“In this second edition of Confusion magazine’s online exclusive skate photographer check out “Behind the Lens” we check in with Dan Sparagna, a skate photographer from San Diego, California who started shooting skate photos in the 70s and early 80s, and after a 25 year break – he’s back!”
Age, where are you from and where do you live?
50 years old, originally from Saratoga, CA, now reside in San Diego, CA since ’87.
How many years shooting photos and how many shooting skate photos?
I have been shooting skate photos since the late 70’s and early 80’s. I took my last film shots in ’85 at the Mile High Massacre and started again in 2010 with digital.
What camera set up do you have (camera and accessories)?
I used to shoot with a Canon AE-1 Program in the 80’s that had a motor drive that shot 2.5 frames per second and I shot mostly slide film. Back then no one really shot with a flash, but I think Grant and Goodrich were experimenting with it. Today I shoot with a SONY NEX-3 Digital and 2 Metz flashes.
What’s your secret fstop and shutter speed without flash? with flash?
I don’t have any secret settings, it is usually determined by the location I’m shooting at and the time of day.
Do you shoot other styles of photography except skateboarding?
I also shoot sunsets beside skate photos, living close to the beach you can capture some great stuff.
Which skate (and non skate) photographers inspire you?
My favorite skate photographer today is Ray Zimmerman, a few of my favorites from back in the day are Grant Brittan, Glen Friedman, William Sharp, James Cassimus and Jim Goodrich because they have captured so much skate history. I don’t have any non skate favorites, there are so many good ones out there in all disciplines, you just have to admire their work
Have you had your photos published in a magazine
I have had photos published in The Skateboarders Journal 3rd issue, Concrete Wave photo annual last year, Lowcard last year, and Heelside magazine from Australia, two centerfold pullouts last year, Pacific SD magazine a non skate magazine, which did an article about upcoming kids and some action sports magazine over in Dubai who still owes me money !
I also shot ads for S-1 Helmets, Khiro bushings, Black Leather Racing, Green Issue Skateboards, stuff for Duane Peters website, numerous skate company website shots and I am the staff photographer for World Cup of Skateboarding, for their website.
What’s your favorite place to travel for shooting skating? non skating?
I haven’t traveled much except for a trip to Bondi, Australia last year, everything else has been in California. There is so much to choose from here and the wealth of good skaters and good locations here, especially in San Diego really helps. I would love to go back to Australia and would like to try to make it to Sweden also. All of my non skating shots have been here in California.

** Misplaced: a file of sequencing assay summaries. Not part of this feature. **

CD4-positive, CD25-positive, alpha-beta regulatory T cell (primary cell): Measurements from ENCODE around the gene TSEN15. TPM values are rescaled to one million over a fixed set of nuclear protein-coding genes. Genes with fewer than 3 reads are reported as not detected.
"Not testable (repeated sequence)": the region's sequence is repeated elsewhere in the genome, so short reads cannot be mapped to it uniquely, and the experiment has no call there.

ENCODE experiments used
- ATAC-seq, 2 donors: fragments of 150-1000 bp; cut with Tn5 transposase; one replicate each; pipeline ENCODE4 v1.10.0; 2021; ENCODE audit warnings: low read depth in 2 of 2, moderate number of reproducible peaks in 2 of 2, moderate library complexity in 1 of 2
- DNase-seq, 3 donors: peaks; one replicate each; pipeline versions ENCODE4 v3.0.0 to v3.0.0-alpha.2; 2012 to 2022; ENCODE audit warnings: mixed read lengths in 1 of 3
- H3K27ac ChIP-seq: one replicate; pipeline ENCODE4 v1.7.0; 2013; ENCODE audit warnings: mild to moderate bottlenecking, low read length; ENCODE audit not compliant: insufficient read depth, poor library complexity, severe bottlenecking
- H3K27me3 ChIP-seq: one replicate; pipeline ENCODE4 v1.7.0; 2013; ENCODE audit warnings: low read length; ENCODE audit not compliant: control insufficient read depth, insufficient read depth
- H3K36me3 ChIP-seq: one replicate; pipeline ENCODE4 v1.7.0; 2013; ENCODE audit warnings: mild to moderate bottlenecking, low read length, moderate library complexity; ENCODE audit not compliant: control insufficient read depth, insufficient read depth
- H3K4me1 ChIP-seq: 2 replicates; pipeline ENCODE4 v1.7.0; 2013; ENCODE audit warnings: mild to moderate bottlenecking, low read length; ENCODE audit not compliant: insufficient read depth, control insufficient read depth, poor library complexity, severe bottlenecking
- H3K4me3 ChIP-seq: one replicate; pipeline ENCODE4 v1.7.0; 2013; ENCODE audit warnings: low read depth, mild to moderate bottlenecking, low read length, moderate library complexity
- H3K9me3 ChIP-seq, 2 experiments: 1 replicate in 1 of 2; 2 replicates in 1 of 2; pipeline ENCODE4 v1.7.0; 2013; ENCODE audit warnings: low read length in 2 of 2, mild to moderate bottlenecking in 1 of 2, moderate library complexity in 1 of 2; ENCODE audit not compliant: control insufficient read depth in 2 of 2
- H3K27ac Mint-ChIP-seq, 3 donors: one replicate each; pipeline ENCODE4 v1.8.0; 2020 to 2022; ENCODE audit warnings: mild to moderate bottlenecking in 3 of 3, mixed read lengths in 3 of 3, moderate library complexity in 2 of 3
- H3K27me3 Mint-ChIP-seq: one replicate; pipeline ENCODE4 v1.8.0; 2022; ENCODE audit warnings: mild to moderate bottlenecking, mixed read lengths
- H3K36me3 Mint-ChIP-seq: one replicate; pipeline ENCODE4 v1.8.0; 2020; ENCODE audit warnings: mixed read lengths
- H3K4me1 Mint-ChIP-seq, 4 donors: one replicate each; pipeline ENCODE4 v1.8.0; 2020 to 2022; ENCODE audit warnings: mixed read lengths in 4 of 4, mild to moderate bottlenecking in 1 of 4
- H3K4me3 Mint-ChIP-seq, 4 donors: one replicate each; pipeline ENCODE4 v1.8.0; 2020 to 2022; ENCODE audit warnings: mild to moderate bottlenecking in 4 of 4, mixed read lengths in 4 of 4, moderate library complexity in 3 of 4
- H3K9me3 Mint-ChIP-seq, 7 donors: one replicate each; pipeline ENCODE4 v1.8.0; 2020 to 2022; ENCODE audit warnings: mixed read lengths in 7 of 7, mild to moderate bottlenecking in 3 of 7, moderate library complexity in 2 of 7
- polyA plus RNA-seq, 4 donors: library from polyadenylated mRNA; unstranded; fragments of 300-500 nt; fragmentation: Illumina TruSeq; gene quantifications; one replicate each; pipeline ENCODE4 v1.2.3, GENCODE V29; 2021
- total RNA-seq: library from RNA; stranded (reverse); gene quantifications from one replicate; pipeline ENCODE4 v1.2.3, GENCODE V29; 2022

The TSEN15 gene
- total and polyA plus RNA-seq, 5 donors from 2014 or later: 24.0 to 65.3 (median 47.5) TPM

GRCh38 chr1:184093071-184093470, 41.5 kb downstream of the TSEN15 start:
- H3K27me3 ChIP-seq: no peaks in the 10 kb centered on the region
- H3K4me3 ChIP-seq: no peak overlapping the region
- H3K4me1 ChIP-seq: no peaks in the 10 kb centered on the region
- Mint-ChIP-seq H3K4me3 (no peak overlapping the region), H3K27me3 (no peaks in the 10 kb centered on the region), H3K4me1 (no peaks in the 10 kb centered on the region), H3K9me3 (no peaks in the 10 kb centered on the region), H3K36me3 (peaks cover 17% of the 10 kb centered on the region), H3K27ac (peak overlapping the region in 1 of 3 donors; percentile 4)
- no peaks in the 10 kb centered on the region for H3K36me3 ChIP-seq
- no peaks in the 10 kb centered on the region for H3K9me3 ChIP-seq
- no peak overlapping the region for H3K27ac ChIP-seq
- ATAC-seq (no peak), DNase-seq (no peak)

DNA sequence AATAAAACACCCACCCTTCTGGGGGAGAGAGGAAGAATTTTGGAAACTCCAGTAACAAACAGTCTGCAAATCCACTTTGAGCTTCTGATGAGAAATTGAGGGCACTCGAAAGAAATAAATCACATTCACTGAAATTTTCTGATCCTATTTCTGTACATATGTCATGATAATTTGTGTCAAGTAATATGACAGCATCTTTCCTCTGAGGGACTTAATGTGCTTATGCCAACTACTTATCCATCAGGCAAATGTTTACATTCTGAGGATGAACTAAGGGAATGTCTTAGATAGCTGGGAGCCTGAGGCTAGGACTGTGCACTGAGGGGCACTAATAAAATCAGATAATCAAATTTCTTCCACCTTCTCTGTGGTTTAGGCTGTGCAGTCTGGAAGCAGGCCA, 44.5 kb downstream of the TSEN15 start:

Did you go to Photography school or did you just learn by doing?
I have never been to any photography schools, I am self taught. Being an actual skater really helps in learning angles and timing and then you just need to learn about lighting and settings from there. I did take a photoshop class last fall at the community college to learn how to use photoshop, I am still a beginner at it, I need a lot more practice.
What do you like better, digital or analog, and why?
Part of me being and old schooler likes film, but there are so many advantages to shooting digital. Back in the old days (80’s) I could shoot a whole roll of film (24 shots) and the settings may not have been right and all the photos would suck. I still have tons of shoe boxes full of slides that I will keep for the rest of my life. With today’s technology you can shoot a couple test shots and be ready to go and have great results every time. Plus digital is so much cheaper to shoot, no waiting and then paying to get your shots developed. It’s instant gratification I have shot close to 30,000 photos in the last 2 and half years. That would have cost me a small fortune to get developed.
Any advice to aspiring skate photographers as to how to stand out from the crowd?
If I could give any advice to aspiring photogs, be respectful of other photographers who are working, try for shots that haven’t been seen before. Work with your subjects and ask them what they want to shoot. Be courteous to the skaters you are shooting, don’t force them to do stuff that they are uncomfortable doing, get a feel for how they are feeling that day. Use your imagination, almost every angle has already been shot. Think outside the box, see things in your mind first before you shoot them. Always try to get your subject’s face in the picture, enough of the butt shots. If you can’t see the subject’s face the picture is not worth seeing. Don’t post up fake or obvious bail shots, make sure your subject can make the trick you are shooting. I always like to see experimentation with shutter speeds to show action, when done right those shots can’t be beat… I’m still working on that one myself…
Interview by Jonathan Hay
All photos by Dan Sparagna